At this point, my father-in-law was sending aggressive shoreline traffic control signals to get my attention. I interpreted the first as what would have been the dance moves of Chic‘s “Le Freak” song if the original lyrics of “fuck off” had been used instead of “freak out.” The message was clear, you’re not landing here, freak out, and go to Horseshoe Bay. The problem was, my tired legs were singing freak out right back. Just not with such animation. The track changed or he felt my legs freak out response, and he then waved towards Batchelor Bay as an alternative. It was close but unfamiliar to me. He was too far away to hear me, and I wasn’t about to get on my phone to call him, so I decided to paddle into shore. I could survey the shoreline and then if there weren’t any options to land we could come up with a plan.
I was worried as I approached. This would be my most challenging hardboard landing. The advantage of an inflatable board is I wouldn’t hesitate to smash up against the rocks to land. I was definitely hesitant about that approach on my hardboard. I decided to go to my knees. The local landing options were near the logs and clambering over or a rocky landing with a small surge pushing me into shore. In my imagined landing, the cove had more protection from the southerly swell. In reality, the waves were still entering the bay from the mouth as well as over the top of the tombolo that connects Whyte Islet to the mainland at low tide.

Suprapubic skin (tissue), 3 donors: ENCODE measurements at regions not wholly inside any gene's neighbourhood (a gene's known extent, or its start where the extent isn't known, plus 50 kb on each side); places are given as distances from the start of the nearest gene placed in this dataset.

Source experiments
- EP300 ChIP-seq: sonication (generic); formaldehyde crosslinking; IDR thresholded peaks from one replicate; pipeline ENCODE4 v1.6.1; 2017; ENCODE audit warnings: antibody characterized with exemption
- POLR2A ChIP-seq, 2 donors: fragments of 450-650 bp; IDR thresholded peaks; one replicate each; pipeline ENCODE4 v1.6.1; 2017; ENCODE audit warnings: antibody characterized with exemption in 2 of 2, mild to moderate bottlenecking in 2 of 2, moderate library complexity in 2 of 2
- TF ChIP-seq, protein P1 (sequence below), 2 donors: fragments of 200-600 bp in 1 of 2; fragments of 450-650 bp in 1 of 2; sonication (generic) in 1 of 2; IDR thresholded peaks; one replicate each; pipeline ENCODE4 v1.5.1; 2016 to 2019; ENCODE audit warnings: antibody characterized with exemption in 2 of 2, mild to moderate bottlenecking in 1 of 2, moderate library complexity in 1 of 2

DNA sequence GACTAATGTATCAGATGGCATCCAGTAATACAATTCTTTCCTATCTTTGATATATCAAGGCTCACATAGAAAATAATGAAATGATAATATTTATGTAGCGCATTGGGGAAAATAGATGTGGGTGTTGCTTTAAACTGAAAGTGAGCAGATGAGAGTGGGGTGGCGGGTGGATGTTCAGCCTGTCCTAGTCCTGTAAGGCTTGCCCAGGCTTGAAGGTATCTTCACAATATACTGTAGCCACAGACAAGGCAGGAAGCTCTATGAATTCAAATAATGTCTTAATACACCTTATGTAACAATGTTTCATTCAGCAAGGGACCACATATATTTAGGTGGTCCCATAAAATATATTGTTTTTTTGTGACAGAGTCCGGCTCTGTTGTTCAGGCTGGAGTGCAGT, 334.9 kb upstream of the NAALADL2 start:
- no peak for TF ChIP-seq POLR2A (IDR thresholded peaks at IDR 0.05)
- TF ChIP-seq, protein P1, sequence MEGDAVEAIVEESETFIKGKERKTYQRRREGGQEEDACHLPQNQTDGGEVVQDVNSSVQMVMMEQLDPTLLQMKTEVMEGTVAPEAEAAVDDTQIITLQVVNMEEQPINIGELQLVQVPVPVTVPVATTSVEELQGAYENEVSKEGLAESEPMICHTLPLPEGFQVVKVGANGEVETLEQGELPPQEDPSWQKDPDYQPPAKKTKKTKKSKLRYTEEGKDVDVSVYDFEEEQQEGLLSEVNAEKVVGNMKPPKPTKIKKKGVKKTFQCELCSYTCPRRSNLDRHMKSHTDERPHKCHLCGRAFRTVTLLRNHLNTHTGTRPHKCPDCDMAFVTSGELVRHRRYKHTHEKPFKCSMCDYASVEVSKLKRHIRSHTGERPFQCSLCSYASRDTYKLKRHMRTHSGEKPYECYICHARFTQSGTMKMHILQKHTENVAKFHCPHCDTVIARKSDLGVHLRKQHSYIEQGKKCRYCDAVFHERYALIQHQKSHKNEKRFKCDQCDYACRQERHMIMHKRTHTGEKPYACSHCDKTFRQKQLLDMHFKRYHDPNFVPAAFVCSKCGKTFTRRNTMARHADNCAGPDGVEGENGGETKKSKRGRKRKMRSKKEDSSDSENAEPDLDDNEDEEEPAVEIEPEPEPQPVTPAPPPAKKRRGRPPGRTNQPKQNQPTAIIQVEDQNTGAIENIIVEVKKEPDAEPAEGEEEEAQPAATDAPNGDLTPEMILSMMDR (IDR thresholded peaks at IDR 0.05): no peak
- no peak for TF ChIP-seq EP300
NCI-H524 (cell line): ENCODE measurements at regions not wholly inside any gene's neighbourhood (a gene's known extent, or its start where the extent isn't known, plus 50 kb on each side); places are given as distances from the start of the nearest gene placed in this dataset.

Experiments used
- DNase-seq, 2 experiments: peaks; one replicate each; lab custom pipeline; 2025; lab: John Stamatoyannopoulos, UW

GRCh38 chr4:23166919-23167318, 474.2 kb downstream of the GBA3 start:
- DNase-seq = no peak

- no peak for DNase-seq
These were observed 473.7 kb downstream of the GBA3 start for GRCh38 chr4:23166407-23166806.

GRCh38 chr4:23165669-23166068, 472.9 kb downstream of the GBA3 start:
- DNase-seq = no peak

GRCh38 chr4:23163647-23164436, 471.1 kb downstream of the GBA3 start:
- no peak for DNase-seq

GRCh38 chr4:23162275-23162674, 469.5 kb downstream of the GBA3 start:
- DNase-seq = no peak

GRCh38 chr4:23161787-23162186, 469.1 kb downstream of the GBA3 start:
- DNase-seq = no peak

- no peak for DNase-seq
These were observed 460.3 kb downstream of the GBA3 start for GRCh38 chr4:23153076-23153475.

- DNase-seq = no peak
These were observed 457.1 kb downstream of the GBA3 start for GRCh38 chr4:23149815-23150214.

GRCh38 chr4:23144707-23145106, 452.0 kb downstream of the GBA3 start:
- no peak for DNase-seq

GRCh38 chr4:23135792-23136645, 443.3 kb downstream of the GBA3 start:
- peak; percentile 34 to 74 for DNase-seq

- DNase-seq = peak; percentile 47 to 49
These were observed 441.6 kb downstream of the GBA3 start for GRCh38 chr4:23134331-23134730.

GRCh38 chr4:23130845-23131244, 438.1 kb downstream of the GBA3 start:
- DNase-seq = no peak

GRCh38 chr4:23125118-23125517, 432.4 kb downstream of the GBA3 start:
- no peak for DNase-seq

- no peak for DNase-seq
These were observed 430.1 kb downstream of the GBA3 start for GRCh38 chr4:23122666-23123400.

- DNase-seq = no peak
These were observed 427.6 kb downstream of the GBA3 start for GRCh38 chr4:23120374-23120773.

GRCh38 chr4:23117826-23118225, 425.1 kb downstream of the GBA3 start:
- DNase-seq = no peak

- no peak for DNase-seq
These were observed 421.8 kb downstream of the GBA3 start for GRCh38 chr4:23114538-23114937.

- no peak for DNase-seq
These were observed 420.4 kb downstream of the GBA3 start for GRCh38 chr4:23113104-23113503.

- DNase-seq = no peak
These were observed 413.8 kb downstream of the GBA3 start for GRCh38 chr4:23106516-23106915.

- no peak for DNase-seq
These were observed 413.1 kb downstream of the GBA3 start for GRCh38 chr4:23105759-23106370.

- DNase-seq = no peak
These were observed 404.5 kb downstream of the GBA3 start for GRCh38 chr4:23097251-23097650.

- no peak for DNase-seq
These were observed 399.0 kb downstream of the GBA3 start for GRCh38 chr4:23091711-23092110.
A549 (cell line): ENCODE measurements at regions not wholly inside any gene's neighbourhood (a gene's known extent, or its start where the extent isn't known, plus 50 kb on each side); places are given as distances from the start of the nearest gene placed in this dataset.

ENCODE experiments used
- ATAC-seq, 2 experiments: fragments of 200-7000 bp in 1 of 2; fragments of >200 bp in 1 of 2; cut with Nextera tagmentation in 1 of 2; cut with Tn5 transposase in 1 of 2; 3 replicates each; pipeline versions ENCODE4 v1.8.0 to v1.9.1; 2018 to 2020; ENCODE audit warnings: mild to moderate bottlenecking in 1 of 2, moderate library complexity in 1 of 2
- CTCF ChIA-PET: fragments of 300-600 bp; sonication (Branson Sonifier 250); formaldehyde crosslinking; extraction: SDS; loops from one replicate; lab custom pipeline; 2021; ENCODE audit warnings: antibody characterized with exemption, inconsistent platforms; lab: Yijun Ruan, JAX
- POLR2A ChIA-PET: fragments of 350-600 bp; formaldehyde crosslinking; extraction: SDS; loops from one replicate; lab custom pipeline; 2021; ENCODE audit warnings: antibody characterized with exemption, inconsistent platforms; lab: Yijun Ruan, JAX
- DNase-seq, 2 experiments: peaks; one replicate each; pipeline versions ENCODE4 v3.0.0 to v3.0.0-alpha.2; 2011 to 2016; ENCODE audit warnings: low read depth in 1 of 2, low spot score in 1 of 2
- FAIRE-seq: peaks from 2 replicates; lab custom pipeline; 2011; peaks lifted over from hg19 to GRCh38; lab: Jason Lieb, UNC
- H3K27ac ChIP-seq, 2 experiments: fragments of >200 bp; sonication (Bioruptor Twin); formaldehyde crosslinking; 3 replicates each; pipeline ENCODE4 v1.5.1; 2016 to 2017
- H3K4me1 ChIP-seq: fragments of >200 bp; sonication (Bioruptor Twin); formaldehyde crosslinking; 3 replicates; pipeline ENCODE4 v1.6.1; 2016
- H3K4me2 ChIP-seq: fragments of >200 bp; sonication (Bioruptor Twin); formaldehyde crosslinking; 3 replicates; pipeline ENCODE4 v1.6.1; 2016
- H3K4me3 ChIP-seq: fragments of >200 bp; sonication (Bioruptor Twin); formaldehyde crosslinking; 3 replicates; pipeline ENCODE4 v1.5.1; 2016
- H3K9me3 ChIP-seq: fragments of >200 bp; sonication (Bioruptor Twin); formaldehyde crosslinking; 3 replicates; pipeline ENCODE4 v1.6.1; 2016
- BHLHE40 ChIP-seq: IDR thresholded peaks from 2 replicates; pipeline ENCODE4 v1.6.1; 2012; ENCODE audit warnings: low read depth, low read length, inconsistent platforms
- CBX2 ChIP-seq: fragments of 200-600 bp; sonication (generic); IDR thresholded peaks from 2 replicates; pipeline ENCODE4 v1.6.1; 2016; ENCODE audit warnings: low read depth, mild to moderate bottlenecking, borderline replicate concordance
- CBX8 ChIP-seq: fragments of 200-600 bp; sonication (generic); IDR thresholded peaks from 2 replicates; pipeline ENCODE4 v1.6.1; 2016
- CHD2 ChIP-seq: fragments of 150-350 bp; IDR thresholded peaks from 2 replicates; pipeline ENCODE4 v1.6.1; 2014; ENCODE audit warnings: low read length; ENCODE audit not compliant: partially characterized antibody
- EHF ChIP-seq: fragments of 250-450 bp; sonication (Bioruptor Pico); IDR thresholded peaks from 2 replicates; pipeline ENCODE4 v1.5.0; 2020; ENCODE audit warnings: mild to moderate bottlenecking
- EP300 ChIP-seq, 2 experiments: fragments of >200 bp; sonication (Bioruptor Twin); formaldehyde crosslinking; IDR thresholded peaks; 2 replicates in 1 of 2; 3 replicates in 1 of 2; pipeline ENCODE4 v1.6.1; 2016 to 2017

Thankfully, where my father-in-law was standing, at the northwest corner of the beach, appeared to be the best landing spot. There was one log floating next to a rocky outcrop. If I could get close enough, I step over the log onto the rocks. I positioned my SUP parallel to the log so that it would protect my board from the rocky shore. Then with a few draw and push-away strokes, I was able to nudge my SUP and the log closer to shore so that I could step over the log to the rocks. Then it was just an awkward lift of my board over the log. Thankfully, it is quite light. And there I was safely onshore, downwind run complete!
The image below is a gratuitous board pic looking out over Whyte Cove after making a safe landing. Whyte Islet is on the left, with the tip of Passage Island peering out on the right. The tip of Nex̱wlélex̱m (Bowen Island) is on the right.
Below is an image of the carnage along the shoreline. A sea of logs blocked my would-be path to the shore.
Below is a look along the log-jammed shoreline. The video pans to where I landed at the far side of the cove.
Lastly, here is the route that I took recorded with the Geo Tracker app.
The King Tide storm surge in the Queen Charlotte Channel proved to be a formidable challenge with a great lesson on high-water level landings. The beach might not be where/what it normally is with rex-level tides!